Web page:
By China Daily
Asia News Network
“All my principal officials and I are committed to listening to what the people have to tell us,” she said. She hoped dialogue would facilitate mutual understanding and respect in a now-divided society and would help the city recover from its protracted chaos.
Starting this week, Lam said, talks would begin with organizations and people who gave practical advice to the government in the past three months.
Speaking to reporters before Tuesday’s regular Executive Council meeting, Lam said she hoped the nonviolent weekend assembly, in which tens of thousands took part, indicated that peace was returning to the city.
Sunday’s protest was the calmest since demonstrations against a now-shelved extradition amendment bill escalated in mid-June.
Lam said she remained convinced that Hong Kong has unique advantages in attracting overseas companies, and the government had been doing its best to ensure that the rule of law was being upheld and respected.
Earlier, the government commissioned the Independent Police Complaints Council to look into the cause and facts pertaining to the violent protests from June 9 to July 2 and to submit a report within six months.
Lam said the scope of the review would be extended to all mass protests, which began on June 9, as it was unclear when the turmoil was going to end.
As part of an exhaustive review, the independent council has set up a special task force for, among other things, fact finding, assessment of police procedures and making recommendations to prevent any reoccurrence. The report will be made public when ready.
To ensure objectivity, the independent council will also hire experienced foreign experts, including those who dealt with the unrest in United Kingdom in 2011, Lam said.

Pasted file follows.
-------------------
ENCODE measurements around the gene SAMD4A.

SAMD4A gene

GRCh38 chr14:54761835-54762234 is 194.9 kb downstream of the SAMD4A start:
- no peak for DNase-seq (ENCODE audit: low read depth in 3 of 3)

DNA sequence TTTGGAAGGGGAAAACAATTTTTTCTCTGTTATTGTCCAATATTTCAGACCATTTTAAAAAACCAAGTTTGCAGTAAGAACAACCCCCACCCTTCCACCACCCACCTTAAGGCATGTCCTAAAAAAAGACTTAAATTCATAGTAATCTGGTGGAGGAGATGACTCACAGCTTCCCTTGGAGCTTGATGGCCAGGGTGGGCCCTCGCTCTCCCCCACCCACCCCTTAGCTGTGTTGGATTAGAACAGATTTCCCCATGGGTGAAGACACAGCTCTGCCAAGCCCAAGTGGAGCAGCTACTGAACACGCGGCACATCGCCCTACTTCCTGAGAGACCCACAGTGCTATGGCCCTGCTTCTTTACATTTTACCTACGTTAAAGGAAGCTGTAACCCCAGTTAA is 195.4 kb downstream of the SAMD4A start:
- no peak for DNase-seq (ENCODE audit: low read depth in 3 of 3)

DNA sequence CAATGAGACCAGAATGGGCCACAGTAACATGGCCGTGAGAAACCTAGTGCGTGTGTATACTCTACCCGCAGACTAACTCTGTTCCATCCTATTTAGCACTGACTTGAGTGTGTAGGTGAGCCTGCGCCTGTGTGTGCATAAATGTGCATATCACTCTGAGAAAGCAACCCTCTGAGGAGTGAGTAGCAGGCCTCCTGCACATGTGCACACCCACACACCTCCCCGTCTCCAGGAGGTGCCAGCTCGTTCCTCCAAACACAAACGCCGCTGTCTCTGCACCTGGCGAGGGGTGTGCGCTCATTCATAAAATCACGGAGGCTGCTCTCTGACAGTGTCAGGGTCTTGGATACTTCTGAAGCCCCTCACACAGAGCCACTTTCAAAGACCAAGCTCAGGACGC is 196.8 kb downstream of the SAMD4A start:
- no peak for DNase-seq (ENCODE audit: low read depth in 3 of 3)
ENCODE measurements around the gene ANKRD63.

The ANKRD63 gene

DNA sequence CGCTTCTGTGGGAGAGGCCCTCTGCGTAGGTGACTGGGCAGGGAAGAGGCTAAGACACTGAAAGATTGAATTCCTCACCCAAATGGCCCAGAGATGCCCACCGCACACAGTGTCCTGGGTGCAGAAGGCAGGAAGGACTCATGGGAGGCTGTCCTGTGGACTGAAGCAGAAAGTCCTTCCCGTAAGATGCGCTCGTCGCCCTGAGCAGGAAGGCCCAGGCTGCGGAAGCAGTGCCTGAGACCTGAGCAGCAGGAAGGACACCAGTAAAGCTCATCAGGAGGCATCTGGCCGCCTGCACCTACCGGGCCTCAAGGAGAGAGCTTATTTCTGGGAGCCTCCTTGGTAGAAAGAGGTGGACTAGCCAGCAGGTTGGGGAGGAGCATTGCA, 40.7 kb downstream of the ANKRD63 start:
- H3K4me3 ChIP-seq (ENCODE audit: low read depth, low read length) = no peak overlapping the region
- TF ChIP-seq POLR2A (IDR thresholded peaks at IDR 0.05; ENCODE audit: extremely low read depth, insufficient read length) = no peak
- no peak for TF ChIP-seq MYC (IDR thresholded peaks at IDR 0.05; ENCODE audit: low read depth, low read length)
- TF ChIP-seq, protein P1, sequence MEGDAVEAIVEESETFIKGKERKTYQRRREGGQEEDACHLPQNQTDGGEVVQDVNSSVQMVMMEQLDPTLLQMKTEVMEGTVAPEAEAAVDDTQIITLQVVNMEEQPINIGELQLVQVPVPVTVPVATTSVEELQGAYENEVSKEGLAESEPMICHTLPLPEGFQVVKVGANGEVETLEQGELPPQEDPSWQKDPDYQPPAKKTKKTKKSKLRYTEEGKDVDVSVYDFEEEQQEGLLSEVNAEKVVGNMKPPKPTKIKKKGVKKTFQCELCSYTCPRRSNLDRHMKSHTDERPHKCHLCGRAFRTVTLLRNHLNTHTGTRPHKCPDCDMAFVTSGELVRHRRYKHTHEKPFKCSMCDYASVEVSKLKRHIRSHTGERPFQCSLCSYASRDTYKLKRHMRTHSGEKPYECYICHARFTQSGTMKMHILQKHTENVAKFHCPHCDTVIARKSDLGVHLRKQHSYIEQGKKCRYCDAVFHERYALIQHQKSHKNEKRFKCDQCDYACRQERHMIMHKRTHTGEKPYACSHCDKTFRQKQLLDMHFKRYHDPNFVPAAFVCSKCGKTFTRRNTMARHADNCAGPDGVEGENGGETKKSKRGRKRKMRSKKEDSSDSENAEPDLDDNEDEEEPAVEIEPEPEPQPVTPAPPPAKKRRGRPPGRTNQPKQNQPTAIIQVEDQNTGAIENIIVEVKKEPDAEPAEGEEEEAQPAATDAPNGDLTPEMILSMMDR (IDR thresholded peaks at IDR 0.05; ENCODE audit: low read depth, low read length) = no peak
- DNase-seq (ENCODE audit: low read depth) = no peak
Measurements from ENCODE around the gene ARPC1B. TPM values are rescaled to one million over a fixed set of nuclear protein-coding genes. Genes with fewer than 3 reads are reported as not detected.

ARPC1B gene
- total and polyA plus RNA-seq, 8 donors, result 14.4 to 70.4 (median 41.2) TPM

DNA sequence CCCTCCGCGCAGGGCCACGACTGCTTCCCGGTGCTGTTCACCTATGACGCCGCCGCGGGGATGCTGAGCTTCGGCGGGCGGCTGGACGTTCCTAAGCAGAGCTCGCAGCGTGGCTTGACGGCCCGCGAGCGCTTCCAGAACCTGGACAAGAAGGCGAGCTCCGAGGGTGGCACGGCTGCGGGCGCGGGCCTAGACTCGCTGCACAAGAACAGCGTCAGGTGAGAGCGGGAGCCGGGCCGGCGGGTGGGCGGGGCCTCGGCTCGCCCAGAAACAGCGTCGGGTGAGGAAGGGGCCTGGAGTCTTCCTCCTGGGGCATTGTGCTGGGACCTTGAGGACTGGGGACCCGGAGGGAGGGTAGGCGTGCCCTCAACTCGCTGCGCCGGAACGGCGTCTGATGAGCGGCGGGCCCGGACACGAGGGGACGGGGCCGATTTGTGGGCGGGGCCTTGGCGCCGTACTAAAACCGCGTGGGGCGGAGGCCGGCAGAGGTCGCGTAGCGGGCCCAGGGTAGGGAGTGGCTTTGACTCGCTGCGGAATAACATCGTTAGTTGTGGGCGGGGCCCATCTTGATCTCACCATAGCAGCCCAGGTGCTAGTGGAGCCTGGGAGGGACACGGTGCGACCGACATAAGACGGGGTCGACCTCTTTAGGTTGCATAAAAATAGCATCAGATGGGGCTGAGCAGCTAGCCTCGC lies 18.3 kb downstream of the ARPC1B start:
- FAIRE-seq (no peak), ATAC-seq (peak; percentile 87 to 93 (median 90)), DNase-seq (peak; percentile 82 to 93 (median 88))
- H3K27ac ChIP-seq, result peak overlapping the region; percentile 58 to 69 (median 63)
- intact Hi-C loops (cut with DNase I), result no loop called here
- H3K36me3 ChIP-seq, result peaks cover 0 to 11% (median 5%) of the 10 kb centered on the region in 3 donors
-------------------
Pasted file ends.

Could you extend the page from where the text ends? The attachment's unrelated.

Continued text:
It will also look into complaints against police, including those pertaining to an incident in Yuen Long on July 21, when white-clad mobs indiscriminately attacked protesters, passengers and journalists in the subway station, Lam said.
Also on Tuesday, the Office of the Commissioner of the Ministry of Foreign Affairs in the Hong Kong Special Administrative Region warned against wishful thinking that China would trade on its own territorial sovereignty and national unity.
The statement came after United States Vice-President Mike Pence said on Monday it would be harder for Washington to make a trade deal with Beijing if there was violence in the city.
China firmly opposes any country’s attempt to use Hong Kong’s prosperity and stability — as well as the well-being of over 7 million Hong Kong residents — as a bargaining chip, the office’s spokesman said.
It said some US politicians have stuck to a Cold War mentality and its attendant hegemonic and zero-sum thinking. They are confusing right and wrong, making irresponsible remarks and grossly interfering in China’s internal affairs.
Also, Foreign Ministry spokesman Geng Shuang said China is strongly dissatisfied by and firmly opposed to Canada’s “indiscreet remarks”, after Canadian Foreign Minister Chrystia Freeland issued a statement on Hong Kong on Saturday.
Canada has repeatedly “pointed fingers at” Hong Kong affairs and grossly interfered in China’s domestic affairs, disregarding China’s solemn position, international law and the basic norms of international relations, Geng said in a daily news conference.
Hong Kong affairs are purely China’s domestic affairs, in which no country, organization or individual is allowed to interfere, Geng said. “Canada has no right to make presumptuous comments about Hong Kong affairs,” he said, adding that any attempt to create chaos in Hong Kong will fail.
Canada should act cautiously over issues concerning Hong Kong to avoid further deterioration of its ties with China, already damaged by detaining Huawei’s chief financial officer, Meng Wanzhou, Geng said.